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Hindu Diwali holiday triggers 450% gold surge in India

Hindu Diwali holiday triggers 450% gold surge in India
India will be glistening with gold in the next few days, as millions celebrate Diwali, the festival of lights. The holiday has pushed up demand for gold. In September the country imported $3.75 billion worth of gold jewelry in preparation.

Diwali, known as the festival of lights, is a five-day celebration with fireworks, candles, sparklers, and other lighting displays by millions of Hindus, Sikhs and Jains across the world. The first day this year is October 23, and it usually falls between the last two weeks of October and the first two of November.

During the five-day festival, people dress in their best new clothes, and of course, gold jewelry. Nearly 20 percent of annual jewelry sales are attributed to the holiday.

Source: Kitco

India imported $3.75 billion worth of gold in September, compared to $682.5 million during the same period last year, a more than 450 percent increase. The massive increase is in part due to a government crackdown on smuggling.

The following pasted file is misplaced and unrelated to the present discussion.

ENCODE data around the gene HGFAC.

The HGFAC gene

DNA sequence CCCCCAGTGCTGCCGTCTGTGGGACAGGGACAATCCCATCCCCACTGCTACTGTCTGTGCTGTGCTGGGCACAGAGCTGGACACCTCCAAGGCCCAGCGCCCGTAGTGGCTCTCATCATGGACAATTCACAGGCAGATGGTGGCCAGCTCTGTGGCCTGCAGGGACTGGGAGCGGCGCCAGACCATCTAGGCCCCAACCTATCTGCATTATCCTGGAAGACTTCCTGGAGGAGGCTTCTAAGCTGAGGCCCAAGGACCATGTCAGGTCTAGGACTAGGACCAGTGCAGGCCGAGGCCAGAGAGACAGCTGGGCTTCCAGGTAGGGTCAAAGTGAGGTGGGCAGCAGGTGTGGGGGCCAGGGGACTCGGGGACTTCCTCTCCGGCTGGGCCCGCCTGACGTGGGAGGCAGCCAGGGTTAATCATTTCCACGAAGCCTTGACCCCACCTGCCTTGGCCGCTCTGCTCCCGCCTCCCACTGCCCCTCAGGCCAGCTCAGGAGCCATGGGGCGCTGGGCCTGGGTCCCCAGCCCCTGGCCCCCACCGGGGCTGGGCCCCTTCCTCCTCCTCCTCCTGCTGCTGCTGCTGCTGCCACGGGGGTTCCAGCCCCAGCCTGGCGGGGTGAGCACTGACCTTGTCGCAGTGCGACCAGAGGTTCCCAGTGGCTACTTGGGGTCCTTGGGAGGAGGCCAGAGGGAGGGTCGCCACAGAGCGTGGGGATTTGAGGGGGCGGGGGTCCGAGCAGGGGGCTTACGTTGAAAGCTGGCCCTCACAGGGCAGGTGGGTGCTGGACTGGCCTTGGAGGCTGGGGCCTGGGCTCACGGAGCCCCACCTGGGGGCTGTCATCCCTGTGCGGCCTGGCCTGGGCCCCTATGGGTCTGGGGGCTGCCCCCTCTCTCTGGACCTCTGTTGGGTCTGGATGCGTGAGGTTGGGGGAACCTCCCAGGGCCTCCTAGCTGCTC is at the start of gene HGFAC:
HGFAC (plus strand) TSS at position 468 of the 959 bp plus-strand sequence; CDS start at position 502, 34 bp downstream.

“Demand in India has noticeably strengthened ahead of this year’s Diwali, especially after gold prices traded around the year’s lows during the month or so before this key festival,” UBS analyst Joni Teves told Forbes.

Low prices are also hiking demand. On Thursday, gold was trading at $1,243.90 per ounce.

Last year the Indian government introduced limits on importing gold and oil to help balance the country’s trade deficit, which is the world’s third largest.

High demand for gold will likely continue to be strong in India after the festival as the wedding season runs through February.

The World Gold Council forecasts India will import 850 to 950 tons of gold in 2014.

An employee speaks to a customer at a jewellery showroom on the occasion of Dhanteras, a Hindu festival associated with Lakshmi, the goddess of wealth, at a market in Mumbai October 21, 2014 (Reuters / Danish Siddiqui)

The surge of gold buying in the months leading up to the festival have pushed up the country’s trade deficit, which stands at 1.7 percent of the more than $2 trillion economy.

India’s importing habit has not only driven up the country’s current account deficit but also been a factor in the plummeting rupee.

India’s central bankers have been buying up gold as a hedge against currency inflation. Between April and August 2014, India imported $9.6 billion in gold bars, according to the country’s Gems and Jewelry Export Council.